To ensure continued success of the program in Philadelphia public schools, district and Student Voices officials identified a need to implement a formal professional development program for teachers—many of whom are typically trained in the use of textbooks to teach facts and dates—to bring a more experiential approach to learning about civic engagement in politics and government. The Pew Charitable Trusts has awarded Student Voices a $300,000 grant over three years to provide that training.  The grant will also support the development and testing of a means to assess student progress and achievement in developing civic skills and capacities. This initiative is intended to help institutionalize the Student Voices curriculum on a permanent basis, and create a model that could be replicated in other districts.

In addition, The Comcast Foundation has awarded a $25,000 grant that is enabling Student Voices to develop a media literacy curriculum tied to the innovative program, “Student Voices on PSTV,” which airs on the district’s cable television station, Channel 52. The Comcast Foundation grant is helping students make their own videos about civic issues in their communities.  The videos will be showcased monthly on the district’s cable channel. The monies have also funded the purchase of digital video equipment so that students can shoot the videos and software so students can edit their videos on school computers.

“The Trusts is delighted with the success of Student Voices, and we are proud to support the teacher training and professional development that will benefit students for years to come,” said Rebecca W. Rimel, president and CEO of The Pew Charitable Trusts. “Providing students with real-life tools and experiences in voting and civic participation is essential to helping them develop healthy civic habits that will last a lifetime.”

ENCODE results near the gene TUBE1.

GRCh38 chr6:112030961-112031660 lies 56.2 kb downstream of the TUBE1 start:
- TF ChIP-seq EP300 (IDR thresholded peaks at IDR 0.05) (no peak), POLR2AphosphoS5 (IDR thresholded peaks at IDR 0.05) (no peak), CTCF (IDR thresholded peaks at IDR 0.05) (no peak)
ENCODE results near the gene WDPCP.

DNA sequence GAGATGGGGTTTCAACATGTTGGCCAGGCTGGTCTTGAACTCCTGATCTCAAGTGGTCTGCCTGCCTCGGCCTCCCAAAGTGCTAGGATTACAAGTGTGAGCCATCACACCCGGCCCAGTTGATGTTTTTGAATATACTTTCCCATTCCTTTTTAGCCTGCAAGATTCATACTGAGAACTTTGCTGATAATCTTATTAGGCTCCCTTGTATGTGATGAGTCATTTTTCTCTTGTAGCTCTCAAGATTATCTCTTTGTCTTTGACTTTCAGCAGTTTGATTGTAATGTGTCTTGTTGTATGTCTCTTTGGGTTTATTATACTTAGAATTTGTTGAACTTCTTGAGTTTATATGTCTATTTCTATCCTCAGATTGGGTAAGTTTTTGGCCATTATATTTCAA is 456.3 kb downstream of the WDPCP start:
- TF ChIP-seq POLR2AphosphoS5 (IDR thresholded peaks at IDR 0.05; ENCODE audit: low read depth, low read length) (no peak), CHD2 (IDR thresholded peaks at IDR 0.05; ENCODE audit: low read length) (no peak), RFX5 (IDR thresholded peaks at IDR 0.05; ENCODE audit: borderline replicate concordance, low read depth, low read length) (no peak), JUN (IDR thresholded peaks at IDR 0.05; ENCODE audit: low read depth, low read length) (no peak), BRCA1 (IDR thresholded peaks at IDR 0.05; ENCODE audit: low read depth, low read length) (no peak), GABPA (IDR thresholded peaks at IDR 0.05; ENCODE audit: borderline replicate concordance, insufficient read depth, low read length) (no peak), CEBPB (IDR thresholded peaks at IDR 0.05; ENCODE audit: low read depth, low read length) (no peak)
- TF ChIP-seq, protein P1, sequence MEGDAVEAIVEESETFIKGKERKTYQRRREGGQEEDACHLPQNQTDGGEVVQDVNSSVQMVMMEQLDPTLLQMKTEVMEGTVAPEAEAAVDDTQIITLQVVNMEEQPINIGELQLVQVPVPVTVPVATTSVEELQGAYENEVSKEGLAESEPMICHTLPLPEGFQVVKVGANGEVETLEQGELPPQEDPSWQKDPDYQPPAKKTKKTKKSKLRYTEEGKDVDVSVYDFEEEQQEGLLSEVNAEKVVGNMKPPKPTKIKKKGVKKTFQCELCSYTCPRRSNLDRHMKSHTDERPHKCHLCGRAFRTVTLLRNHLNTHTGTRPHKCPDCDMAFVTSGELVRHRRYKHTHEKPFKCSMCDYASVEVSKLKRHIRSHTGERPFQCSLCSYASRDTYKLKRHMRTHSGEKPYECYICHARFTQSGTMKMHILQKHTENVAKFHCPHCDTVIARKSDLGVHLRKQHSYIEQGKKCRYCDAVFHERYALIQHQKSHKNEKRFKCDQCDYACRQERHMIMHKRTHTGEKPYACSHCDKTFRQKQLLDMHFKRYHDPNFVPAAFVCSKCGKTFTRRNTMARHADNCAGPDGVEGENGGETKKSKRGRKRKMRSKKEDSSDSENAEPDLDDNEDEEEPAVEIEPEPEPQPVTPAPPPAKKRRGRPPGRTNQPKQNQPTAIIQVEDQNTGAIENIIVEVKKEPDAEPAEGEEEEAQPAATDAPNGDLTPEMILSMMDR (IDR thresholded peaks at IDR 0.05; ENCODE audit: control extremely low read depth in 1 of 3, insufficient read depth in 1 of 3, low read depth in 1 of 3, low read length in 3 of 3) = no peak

“Comcast is proud to be a part of Student Voices’ effort to educate young people about the importance of civic involvement and voting,” said Comcast Corporation Executive Vice President David L. Cohen.  “By creating videos students will use their creativity to engage their peers, stimulate discussion and encourage civic participation in their communities.  This is a great combination of curriculum development and hands-on learning.”

An analysis of semester-long and year-long effects of Student Voices in 26 Philadelphia Public Schools for the 2002-2003 school years by the APPC revealed that students who participated in the program showed significantly more attention to and interest in politics, less political cynicism, and increased political knowledge compared to students who did not participate. A recent study found that the program has long-term effects on improving students’ civic skills after graduation.  Participating students in the 2002-2003 program were contacted following the 2004 general election, and a year and a half to two years after completing the program.  The APPC study found that those who had taken two continuous semesters continued to demonstrate greater interest in politics by following the presidential election and having a greater knowledge of the candidates’ positions.

 

 



 
  Almanac, Vol. 52, No. 24, February 28, 2006

ISSUE HIGHLIGHTS:

Tuesday,
February 28, 2006
Volume 52 Number 24
www.upenn.edu/almanac